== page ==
Getting Married Today transitions into Marry Me a Little, and finally into the intermission.
It would be remiss to not address Anika Noni Rose’s performance of Another Hundred People. A frenetic love song to NYC, there seemed to be something wrong with the sound mix on her microphone for most of the song, making her difficult to hear. When she was audible, she was not clear – enunciation was, sadly, an issue. It was easily the most jarring and distracting of the performances, and a pity, since Rose is clearly (from other material) a talented singer.
After what was quite possibly the most irritating signal that intermission was over (a repeated, long, slow flash of the house lights over and over and over and over again, giving rise to the theory that a toddler had found the light switch), the show reprised Bobby’s birthday party and again the eye had too many places to go. Once again, it was a very nice problem to have.
For slightly unclear reasons, the party shifts tone when one of the Vocal Minority hands Harris a cane. Suddenly the show goes a bit vaudeville, and from the vantage point of the 3rd tier, it’s interesting. The blocking has Harris climbing over the furniture and walking around the other singing actors. A red rose is on a small ledge, and as Harris walks over that ledge he smoothly palms the rose. In fact, the rose was so smoothly palmed, it was not actually clear who disappeared the rose until a bit later, when Harris showcased his magic skills, not by pulling a long magicians scarf from Jenny’s top, but by pulling the rose from the scarf. Note: see any magic show Harris decides to throw.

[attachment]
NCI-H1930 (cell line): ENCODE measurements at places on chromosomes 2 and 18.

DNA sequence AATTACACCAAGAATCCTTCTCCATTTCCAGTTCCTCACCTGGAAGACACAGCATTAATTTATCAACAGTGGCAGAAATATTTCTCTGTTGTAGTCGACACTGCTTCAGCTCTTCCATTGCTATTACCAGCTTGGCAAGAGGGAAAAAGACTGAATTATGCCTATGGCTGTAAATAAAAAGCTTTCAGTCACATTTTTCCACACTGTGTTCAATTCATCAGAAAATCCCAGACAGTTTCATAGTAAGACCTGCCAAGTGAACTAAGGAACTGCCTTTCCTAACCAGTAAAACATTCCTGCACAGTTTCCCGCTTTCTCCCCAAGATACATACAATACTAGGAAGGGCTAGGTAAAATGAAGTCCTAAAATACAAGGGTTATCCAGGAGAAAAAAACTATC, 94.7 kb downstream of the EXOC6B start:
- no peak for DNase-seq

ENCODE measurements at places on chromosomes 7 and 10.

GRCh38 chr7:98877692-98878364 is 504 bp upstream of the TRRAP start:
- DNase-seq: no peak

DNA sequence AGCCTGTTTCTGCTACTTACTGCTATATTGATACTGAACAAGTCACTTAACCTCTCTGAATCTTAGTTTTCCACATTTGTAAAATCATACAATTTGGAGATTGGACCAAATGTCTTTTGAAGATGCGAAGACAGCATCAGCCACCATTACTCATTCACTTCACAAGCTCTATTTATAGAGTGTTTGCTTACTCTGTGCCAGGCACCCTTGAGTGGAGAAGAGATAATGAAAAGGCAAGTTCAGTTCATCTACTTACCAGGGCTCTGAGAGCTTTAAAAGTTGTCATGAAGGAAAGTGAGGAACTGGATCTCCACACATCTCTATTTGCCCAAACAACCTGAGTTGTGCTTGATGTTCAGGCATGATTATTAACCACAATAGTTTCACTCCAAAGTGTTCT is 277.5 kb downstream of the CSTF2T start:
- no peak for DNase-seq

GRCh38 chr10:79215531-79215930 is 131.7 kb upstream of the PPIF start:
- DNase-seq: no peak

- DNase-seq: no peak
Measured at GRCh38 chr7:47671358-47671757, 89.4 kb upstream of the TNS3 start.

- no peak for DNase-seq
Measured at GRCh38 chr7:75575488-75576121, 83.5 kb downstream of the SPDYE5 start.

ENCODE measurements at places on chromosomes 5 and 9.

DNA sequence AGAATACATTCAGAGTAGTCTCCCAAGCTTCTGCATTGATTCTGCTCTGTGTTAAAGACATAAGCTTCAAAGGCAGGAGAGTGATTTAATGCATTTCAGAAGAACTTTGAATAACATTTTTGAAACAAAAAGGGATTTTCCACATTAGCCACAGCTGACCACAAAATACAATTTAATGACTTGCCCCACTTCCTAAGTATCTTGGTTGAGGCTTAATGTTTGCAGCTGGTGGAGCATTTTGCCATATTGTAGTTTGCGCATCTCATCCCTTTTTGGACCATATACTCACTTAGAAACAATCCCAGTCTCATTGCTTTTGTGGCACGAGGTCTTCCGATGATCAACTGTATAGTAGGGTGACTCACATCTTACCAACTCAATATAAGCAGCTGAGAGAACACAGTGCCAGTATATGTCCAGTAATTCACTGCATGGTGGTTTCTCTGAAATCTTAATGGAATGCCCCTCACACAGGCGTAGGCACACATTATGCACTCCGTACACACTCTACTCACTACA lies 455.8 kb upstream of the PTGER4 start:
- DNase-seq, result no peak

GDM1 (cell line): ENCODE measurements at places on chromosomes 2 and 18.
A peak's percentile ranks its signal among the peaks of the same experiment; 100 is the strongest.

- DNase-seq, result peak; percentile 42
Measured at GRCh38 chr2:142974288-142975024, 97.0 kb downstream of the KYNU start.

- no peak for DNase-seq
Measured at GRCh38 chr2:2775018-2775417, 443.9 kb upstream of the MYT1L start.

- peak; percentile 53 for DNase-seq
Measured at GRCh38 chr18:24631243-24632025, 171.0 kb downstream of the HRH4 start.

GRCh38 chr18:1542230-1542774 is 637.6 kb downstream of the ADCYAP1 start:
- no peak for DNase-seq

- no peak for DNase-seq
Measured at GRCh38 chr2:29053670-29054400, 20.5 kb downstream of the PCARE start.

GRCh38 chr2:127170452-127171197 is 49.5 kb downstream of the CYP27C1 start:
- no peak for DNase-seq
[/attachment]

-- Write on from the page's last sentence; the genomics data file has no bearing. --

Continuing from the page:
The scene becomes an almost exhausting rendition of a vaudeville act, complete with straw top hats and canes, and Harris and Colbert steal the scene. In this case, Bobby is exhausted while Harry is enthused. Harris channels his slightly neurotic Dr. Horrible character, tired of the contrived enthusiasm of his friends, while Colbert engages in the sort of full-body physical comedy that his comedic partnerships with Sedaris and Dinello tends to highlight. (Plimpton, to her enduring credit, quite literally throws herself into this, as well, reenacting this particular Colbert/Sedaris moment with about the same finesse.)
What can really be said about a scene that ends with precision hat-and-cane cakewalking, other than “you really just had to be there”? (Note that the performance was filmed for Broadway in the Theater, and should be available at local participating movie theaters June 15. Go see it.)
The next stand-out scene, which, eventually, leads us into Barcelona, is a stand-out for the a-fore-mentioned skivvies. April (Christina Hendricks) is seeing Bobby’s place for the first time, and Bobby’s attempts to get her in bed are continually derailed by the simple fact that April is, in her own words, dumb. Here, Harris is at his How I Met Your Mother best, channeling the womanizer Barney as April examines herself in the mirrored ceilings. As this happens, the wives of the show sing about their desire to see Bobby married, and from this particular 3rd tier vantage point, it was quite amusing to watch Harry ignore his wife while slowing “eating ice cream” – a very deliberate, slow movement, although there was nothing in the bowl.